Chicago Should Take a Hard Pass on Ranked Choice Voting
Chicago's election framework needs some fixes, not a wholesale change
Chicago voters will go to the polls on Tuesday, February 28, for a mayoral election which will be seen as a referendum on Lori Lightfoot. Though a deeply unpopular incumbent, under Chicago’s election framework, Ms. Lightfoot still stands a chance at winning outright, surviving the initial round of voting to avoid a runoff, and being returned to office.
While the prospect of Lightfoot’s reelection causes unease among many voters, should she be put back in office, it would not defy the gravity of Chicago politics: Every incumbent mayor seeking reelection since Richard M. Daley has been victorious at the ballot box. Yet despite her unpopularity and incompetence, there is a possibility Lightfoot could reclaim office under Chicago’s “majority electoral system” election format, which sets the condition candidates vying for office are required to attain 50-percent-plus-one-vote. Should no candidate gain the minimum 50 percent, a second round of voting is held between the two candidates who received the most votes in the initial balloting.
If we set aside the historical corruption surrounding elections for which Chicago is notorious, this majority electoral system has served Chicago quite well. According to Alderman Matt Martin (47), however, Chicago’s election institution is in dire need of significant change. A progressive who is in league with Democratic Socialists on the City Council, Martin introduced a resolution clamoring for hearings to weigh the swapping of Chicago’s current electoral format with Ranked Choice Voting (RCV). Though the motion was tabled and sent to the Rules Committee, Martin has vowed to pursue changes to voting.
Unlike Chicago’s majority electoral structure, a RCV arrangement allows voters to rank candidates in order of their preference — customarily five candidates — from first to last on one ballot. Should one candidate amass a majority of first-choice ranks, the contender is the out-and-out winner. However, if no candidate acquires a majority of first-choice votes, the candidate earning the least number of votes is purged from the ballot and voters who selected the candidate eliminated will have their second-ranked choice accepted in the ousted candidate’s place. This method recurs until one candidate arises as a clear winner, often winning with a considerable amount of second- and third-choice votes.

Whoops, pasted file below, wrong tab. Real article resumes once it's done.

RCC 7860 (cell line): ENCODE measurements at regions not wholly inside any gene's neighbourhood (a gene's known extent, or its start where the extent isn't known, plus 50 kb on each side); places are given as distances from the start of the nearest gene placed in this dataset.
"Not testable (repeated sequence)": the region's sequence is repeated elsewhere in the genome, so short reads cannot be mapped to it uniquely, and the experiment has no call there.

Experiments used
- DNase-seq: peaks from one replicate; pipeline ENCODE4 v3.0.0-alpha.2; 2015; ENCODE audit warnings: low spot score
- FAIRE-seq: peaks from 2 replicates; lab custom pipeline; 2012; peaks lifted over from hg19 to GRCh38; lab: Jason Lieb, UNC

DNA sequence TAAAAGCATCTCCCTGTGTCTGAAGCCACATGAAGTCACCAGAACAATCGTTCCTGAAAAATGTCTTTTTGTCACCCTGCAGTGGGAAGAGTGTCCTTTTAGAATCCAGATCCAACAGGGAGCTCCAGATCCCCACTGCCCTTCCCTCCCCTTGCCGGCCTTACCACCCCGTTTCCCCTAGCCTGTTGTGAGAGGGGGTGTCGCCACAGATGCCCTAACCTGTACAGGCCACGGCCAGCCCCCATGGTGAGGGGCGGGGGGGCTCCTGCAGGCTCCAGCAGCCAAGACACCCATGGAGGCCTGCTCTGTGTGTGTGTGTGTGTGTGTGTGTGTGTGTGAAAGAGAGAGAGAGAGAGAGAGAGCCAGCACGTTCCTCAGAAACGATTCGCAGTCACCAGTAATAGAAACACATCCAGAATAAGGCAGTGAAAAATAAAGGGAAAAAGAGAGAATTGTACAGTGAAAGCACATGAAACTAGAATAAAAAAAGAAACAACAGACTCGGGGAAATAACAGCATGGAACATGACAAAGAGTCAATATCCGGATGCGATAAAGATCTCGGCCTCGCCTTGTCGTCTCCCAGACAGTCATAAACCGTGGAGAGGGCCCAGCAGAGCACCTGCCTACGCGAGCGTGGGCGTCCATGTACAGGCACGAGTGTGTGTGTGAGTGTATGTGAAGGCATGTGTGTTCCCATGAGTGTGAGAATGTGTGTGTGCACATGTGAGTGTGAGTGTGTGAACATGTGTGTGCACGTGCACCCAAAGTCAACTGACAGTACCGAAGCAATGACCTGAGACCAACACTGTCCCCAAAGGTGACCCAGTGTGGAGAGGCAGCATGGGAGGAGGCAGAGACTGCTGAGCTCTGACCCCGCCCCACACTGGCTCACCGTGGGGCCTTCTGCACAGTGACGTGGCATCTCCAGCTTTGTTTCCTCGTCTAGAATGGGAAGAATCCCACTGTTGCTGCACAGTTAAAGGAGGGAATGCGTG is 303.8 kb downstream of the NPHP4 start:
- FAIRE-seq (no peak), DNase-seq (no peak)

Supporters of RCV often claim the voting format will awaken Chicago’s moribund voters, limit the influence of money in elections, lower elections cost, improve the substance of a campaign, and create a pathway for second-tier political parties to become mainstream.
While Chicago does have problems with its election framework — the Windy City would benefit maximally from more voters turning out to the polls and a GOP of sufficient strength to tussle with Democrats — adopting RCV would only deepen the problem it intended to solve.
Though RCV has its unflappable defenders, it is a voting design which comes with its own set of problems. First and foremost, it is an electoral system which is confusing. While a fundamental tenant of RCV is it provides voters a broad range of candidates from which to rank on a ballot, this maxim is distorted. Though it may sound appealing, the question of voter sophistication is important in elections and low-information voters do exist. Although some voters may have a possess ideological information — such as party affiliation — this does not necessarily mean a voter will grasp complexities of issue positions. Research has also shown ballot errors increase with the complicated design of ballots or a greater quantity of candidates from which to choose.
In addition to being a source of confusion, RCV defies the will of the majority and tends to hand victories to candidates who acquire a non-majority of ballots cast. A circumstance commonly referred to as “ballot exhaustion,” studies have shown voters do not consistently rank up to five candidates in a RCV format.
If, for example, a voter ranks only two candidates and both are stripped from the first and second voting round, this prompts the elevation of a candidate to office who was never a first choice among a majority of voters, but rather the majority of legitimate votes cast in the final round of the election. Though RCV may produce an electoral victor, the influence of a majority of voters is stamped out.
Furthermore, RCV lengthens the election cycle. Though RCV has been embraced by several states and dozens of municipalities across the country, one should consider the extended period required before a winner was declared in several races.